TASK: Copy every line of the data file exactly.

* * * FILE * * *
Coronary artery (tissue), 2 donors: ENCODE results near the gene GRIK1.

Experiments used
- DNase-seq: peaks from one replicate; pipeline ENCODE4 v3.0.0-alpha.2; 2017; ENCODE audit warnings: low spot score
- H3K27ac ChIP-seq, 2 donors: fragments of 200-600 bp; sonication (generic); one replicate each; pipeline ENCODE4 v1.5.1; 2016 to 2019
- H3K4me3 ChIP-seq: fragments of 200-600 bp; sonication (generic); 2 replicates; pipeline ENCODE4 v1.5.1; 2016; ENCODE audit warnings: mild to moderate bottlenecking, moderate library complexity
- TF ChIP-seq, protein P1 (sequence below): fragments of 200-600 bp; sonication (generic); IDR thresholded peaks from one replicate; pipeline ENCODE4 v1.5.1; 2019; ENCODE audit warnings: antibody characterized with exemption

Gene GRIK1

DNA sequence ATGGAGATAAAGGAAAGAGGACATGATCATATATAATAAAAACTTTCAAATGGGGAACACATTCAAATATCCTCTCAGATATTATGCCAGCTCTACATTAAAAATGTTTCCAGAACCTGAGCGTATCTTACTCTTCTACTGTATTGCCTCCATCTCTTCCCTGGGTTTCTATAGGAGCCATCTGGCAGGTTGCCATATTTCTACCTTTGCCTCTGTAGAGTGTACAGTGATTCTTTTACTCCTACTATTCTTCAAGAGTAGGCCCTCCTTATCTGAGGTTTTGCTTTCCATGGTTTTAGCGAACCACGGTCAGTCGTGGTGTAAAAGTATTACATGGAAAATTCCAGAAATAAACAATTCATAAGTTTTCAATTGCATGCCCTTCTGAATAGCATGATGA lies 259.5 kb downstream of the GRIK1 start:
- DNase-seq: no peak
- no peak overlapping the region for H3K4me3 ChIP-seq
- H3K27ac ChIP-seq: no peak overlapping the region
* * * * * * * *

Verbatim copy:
Coronary artery (tissue), 2 donors: ENCODE results near the gene GRIK1.

Experiments used
- DNase-seq: peaks from one replicate; pipeline ENCODE4 v3.0.0-alpha.2; 2017; ENCODE audit warnings: low spot score
- H3K27ac ChIP-seq, 2 donors: fragments of 200-600 bp; sonication (generic); one replicate each; pipeline ENCODE4 v1.5.1; 2016 to 2019
- H3K4me3 ChIP-seq: fragments of 200-600 bp; sonication (generic); 2 replicates; pipeline ENCODE4 v1.5.1; 2016; ENCODE audit warnings: mild to moderate bottlenecking, moderate library complexity
- TF ChIP-seq, protein P1 (sequence below): fragments of 200-600 bp; sonication (generic); IDR thresholded peaks from one replicate; pipeline ENCODE4 v1.5.1; 2019; ENCODE audit warnings: antibody characterized with exemption

Gene GRIK1

DNA sequence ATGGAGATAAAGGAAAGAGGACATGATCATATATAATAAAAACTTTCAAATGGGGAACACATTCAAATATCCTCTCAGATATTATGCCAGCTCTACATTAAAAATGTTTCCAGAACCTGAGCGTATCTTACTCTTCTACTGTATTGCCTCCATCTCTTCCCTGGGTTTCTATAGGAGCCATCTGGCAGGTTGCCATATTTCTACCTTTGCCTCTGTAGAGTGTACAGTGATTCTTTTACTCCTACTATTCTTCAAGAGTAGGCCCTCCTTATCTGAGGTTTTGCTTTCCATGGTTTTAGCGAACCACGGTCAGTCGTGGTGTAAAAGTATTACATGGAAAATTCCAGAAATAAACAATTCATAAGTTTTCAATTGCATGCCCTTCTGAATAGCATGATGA lies 259.5 kb downstream of the GRIK1 start:
- DNase-seq: no peak
- no peak overlapping the region for H3K4me3 ChIP-seq
- H3K27ac ChIP-seq: no peak overlapping the region